Andreas Hettich, the fourth generation in the family-owned kitchen furniture fittings company, Hettich, traces the latest trends
German hardware manufacturing company, Hettich has a 129-year-history. It started with a mechanised production of anchor escapements for cuckoo clocks in 1888 by Karl Hettich. Today, the chairman of the management board and global CEO of the Hettich group, Andreas Hettich, is bridging the gap between furniture, fixtures and technology. We caught up with him on his recent visit to India.
In this industry parallel trends can be found, partly because of different tastes and partly because of different income brackets. “The first trend is to hide technology without compromising on functionality or beauty. For instance creating a handle-free drawer or a door where you need to simply tap on the front surface to open it,” says Hettich. At the same time there is a parallel trend to show the technology. Examples can be seen in open kitchens. “Like a sliding door on a shelf, one side has all the goods that need to be stored and the other side one has decorative things one would you like to show,” he says. It is not just the outside that has to look nice, he believes that the interiors (say of a drawer) should also look good.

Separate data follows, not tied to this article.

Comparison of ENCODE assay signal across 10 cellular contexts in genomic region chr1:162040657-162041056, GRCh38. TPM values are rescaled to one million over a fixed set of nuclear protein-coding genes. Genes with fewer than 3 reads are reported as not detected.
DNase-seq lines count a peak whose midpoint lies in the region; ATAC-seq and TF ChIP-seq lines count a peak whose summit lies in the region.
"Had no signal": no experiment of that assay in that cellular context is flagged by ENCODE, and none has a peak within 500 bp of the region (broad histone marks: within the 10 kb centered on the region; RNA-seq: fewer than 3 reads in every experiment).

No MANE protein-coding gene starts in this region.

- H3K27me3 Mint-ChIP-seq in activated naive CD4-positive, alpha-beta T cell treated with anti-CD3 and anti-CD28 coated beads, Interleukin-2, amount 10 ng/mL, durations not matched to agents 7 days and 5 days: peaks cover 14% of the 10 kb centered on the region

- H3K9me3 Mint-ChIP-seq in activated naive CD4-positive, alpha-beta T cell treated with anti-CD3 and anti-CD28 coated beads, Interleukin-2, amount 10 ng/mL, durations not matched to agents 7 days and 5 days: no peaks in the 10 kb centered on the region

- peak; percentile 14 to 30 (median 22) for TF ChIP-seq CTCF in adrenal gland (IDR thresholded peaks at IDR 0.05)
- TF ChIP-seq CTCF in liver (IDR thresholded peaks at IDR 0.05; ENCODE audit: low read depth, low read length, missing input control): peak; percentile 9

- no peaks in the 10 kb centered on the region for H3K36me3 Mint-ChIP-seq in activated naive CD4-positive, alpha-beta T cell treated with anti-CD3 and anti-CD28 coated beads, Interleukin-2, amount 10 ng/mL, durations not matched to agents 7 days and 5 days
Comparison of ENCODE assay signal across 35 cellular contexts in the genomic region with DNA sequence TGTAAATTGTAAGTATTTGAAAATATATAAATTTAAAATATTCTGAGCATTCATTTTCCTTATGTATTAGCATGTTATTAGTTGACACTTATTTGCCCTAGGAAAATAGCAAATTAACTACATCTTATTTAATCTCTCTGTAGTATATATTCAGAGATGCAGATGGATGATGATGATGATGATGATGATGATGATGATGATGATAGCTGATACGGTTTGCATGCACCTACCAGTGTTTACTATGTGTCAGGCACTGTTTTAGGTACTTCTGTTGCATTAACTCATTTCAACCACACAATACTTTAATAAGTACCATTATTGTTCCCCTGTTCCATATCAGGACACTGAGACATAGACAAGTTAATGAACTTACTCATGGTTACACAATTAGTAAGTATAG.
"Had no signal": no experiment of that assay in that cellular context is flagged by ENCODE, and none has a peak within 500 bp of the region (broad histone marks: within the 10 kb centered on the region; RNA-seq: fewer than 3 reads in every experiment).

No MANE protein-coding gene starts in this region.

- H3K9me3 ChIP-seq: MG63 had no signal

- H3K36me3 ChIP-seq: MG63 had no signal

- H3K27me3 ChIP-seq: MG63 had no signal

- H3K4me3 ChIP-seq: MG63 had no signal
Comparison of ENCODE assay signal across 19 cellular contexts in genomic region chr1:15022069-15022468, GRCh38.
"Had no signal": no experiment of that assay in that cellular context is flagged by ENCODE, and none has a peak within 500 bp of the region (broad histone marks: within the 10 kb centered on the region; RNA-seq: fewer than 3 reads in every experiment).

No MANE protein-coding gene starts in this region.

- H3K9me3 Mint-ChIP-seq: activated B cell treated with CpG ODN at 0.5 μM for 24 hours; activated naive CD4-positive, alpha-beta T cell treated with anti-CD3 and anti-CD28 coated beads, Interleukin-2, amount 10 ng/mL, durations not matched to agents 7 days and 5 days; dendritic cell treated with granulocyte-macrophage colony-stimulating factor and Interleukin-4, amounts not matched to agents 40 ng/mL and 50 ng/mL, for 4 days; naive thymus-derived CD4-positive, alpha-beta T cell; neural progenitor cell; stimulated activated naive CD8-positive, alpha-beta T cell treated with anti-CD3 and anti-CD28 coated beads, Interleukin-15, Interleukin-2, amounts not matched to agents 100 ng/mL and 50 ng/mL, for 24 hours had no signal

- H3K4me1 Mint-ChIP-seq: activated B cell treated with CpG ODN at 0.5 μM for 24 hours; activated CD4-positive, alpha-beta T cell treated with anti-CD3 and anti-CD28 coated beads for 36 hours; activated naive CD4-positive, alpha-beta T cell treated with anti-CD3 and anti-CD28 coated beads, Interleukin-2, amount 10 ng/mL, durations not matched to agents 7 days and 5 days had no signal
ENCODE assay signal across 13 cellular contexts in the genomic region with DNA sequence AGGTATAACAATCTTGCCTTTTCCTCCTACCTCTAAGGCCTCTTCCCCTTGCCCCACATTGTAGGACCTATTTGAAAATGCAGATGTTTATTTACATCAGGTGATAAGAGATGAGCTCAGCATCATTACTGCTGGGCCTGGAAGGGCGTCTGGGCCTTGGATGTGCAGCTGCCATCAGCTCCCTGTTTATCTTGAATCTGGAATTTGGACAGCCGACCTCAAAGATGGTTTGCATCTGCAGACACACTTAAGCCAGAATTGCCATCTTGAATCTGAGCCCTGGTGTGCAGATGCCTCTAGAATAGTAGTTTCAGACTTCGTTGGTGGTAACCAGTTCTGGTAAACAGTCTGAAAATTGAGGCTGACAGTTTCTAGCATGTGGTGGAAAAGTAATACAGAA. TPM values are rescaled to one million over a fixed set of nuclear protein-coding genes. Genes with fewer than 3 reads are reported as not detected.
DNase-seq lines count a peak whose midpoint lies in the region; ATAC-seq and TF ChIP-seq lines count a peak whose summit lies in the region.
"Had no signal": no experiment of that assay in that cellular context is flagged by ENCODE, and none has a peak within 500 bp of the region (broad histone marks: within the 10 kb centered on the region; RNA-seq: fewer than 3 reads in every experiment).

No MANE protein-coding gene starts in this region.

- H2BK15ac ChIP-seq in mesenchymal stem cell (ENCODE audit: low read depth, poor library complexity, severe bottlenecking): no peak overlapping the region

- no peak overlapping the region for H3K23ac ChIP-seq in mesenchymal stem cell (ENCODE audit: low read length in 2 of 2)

Hettich like a parent, loves all his products. “I would like to point out a few iconic ones though, which are famous across the globe. These include the Quadro Runners, which developed as category in itself, in the under-mount hidden slides niche. Then there is Sensys Hinge, a silent hinge, followed closely by our sliding doors, CargoTech and InoTech.” The plan is to keep innovating and providing great quality and modern aesthetics. The company at the moment is working on future tech, such as a robotic butler for the lazy kitchen user. The best part? The company is planning to launch new products every month.
CargoTech wire basket
Andreas Hettich at Hettich’s Mumbai application center